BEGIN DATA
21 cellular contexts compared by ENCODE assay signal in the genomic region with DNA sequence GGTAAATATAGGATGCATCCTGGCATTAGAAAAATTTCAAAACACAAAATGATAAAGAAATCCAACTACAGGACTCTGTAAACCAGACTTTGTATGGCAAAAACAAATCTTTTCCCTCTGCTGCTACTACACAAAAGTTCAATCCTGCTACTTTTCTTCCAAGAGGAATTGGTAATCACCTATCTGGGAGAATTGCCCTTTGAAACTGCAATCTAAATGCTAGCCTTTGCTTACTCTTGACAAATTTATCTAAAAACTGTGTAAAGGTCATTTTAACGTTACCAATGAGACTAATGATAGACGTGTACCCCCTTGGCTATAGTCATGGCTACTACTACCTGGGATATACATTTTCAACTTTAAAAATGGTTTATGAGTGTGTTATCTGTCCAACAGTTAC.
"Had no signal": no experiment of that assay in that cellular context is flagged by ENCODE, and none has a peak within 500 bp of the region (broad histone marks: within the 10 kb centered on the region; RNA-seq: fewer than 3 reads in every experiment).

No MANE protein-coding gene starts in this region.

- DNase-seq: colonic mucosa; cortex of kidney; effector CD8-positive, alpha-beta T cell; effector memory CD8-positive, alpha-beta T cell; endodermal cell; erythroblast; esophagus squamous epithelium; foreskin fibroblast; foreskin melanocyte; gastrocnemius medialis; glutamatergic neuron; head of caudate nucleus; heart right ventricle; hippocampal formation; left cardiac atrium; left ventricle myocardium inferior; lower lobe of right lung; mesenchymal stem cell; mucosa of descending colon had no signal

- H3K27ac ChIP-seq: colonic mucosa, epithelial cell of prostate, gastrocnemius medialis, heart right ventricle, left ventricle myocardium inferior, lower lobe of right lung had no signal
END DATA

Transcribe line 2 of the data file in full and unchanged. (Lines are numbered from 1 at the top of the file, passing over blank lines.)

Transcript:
"Had no signal": no experiment of that assay in that cellular context is flagged by ENCODE, and none has a peak within 500 bp of the region (broad histone marks: within the 10 kb centered on the region; RNA-seq: fewer than 3 reads in every experiment).